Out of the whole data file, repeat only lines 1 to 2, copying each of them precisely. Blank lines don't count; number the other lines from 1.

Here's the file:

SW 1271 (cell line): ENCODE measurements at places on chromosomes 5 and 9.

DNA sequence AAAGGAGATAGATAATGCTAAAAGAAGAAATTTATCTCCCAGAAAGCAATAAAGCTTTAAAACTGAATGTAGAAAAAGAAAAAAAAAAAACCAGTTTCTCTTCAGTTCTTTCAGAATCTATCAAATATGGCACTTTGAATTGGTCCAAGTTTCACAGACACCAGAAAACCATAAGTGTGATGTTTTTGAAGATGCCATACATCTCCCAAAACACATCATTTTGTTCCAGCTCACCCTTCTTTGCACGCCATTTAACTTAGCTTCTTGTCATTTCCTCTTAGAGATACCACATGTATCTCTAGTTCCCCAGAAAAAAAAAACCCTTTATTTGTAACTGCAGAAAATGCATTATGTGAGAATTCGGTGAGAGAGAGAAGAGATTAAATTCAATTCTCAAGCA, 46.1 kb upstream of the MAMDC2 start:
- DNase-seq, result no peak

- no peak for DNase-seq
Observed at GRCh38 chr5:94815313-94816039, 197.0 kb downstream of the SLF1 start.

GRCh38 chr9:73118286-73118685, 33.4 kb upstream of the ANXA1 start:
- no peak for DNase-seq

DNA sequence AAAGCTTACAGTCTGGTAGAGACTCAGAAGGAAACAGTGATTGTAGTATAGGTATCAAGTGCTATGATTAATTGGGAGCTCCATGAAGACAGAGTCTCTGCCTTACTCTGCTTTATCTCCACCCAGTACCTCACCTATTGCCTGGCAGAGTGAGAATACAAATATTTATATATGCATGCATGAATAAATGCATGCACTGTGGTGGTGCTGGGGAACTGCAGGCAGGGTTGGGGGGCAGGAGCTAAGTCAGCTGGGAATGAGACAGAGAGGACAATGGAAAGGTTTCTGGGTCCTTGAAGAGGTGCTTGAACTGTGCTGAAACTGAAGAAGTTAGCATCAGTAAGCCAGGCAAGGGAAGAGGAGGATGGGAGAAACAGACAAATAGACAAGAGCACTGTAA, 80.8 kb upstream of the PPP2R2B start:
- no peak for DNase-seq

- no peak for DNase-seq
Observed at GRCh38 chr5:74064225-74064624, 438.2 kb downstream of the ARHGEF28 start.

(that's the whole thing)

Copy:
SW 1271 (cell line): ENCODE measurements at places on chromosomes 5 and 9.

DNA sequence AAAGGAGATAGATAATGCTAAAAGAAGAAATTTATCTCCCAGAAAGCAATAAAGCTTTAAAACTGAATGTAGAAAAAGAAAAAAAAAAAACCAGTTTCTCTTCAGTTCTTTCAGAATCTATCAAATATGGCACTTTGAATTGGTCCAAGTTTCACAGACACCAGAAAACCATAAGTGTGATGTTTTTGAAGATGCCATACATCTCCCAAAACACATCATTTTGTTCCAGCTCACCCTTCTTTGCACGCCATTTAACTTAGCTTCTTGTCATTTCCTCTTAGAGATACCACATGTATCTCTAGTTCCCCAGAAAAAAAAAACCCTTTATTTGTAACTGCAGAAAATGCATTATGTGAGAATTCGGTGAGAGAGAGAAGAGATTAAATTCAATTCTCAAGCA, 46.1 kb upstream of the MAMDC2 start: